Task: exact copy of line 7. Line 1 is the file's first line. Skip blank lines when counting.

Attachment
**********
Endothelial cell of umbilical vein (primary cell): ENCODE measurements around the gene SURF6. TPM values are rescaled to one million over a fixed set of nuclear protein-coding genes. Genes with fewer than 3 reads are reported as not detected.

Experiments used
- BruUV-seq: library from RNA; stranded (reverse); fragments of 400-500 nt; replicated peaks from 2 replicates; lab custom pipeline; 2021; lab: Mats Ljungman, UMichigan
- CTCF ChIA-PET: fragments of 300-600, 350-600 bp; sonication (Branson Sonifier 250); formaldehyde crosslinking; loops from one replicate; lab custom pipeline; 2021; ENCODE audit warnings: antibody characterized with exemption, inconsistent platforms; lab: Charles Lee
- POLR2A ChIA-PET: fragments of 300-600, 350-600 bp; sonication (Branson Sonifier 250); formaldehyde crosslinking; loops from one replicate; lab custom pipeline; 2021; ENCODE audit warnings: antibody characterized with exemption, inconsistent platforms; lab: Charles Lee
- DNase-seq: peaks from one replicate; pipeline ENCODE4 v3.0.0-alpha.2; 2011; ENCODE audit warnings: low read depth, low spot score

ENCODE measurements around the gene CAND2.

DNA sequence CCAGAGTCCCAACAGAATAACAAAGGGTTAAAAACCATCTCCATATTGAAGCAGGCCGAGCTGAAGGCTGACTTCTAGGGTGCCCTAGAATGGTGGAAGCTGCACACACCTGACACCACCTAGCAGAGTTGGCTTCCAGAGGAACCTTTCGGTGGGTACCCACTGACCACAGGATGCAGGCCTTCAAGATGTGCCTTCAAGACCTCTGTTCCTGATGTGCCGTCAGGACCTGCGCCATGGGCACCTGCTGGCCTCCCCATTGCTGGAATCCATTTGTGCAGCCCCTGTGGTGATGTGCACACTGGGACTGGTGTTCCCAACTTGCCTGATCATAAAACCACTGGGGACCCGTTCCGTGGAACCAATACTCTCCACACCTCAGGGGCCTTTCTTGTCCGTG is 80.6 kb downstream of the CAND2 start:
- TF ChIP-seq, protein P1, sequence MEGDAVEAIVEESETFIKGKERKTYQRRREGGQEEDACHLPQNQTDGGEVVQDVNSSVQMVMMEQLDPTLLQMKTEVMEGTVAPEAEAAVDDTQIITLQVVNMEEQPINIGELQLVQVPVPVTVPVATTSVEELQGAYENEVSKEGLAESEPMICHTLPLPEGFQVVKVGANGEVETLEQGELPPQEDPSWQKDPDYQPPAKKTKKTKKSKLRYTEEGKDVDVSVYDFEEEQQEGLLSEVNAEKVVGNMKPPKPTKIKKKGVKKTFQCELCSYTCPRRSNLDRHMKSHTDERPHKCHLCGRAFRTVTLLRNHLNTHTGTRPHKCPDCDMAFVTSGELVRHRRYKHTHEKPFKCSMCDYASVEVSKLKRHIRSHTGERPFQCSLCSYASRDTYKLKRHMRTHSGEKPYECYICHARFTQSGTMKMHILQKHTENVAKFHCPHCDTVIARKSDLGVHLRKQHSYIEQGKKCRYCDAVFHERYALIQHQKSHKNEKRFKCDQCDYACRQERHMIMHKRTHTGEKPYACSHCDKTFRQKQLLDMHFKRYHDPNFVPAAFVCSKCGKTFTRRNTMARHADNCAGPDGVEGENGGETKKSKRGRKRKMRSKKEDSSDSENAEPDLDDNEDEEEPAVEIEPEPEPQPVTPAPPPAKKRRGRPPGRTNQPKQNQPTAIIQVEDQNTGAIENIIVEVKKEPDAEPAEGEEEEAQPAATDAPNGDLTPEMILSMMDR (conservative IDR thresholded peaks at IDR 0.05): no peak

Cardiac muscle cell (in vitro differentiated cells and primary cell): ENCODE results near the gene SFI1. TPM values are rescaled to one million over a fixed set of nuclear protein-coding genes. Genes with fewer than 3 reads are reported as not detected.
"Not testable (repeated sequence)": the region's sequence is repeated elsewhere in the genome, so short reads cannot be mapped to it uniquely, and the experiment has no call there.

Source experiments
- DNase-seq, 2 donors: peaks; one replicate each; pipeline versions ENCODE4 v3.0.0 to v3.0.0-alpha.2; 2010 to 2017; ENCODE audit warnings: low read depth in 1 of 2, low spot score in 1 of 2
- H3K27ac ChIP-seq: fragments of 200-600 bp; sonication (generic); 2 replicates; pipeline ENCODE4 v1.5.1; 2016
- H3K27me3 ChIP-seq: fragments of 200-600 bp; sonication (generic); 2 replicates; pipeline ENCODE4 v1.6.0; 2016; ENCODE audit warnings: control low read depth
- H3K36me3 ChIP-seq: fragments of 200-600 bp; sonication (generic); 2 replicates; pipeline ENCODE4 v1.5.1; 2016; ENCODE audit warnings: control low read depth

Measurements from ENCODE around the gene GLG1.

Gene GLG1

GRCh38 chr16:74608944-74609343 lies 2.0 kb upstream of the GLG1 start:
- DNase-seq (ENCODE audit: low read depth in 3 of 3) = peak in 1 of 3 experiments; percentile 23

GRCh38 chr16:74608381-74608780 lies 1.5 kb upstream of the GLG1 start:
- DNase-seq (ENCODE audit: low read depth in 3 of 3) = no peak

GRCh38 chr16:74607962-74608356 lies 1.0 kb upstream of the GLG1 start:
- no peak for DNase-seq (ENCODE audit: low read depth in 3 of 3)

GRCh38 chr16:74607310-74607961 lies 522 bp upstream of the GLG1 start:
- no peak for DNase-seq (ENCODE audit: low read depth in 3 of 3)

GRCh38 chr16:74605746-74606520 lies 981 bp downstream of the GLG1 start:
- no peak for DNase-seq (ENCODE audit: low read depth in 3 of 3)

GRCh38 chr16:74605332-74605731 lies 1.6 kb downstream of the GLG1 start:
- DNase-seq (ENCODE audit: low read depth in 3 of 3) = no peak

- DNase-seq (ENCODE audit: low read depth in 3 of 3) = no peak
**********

ENCODE measurements around the gene CAND2.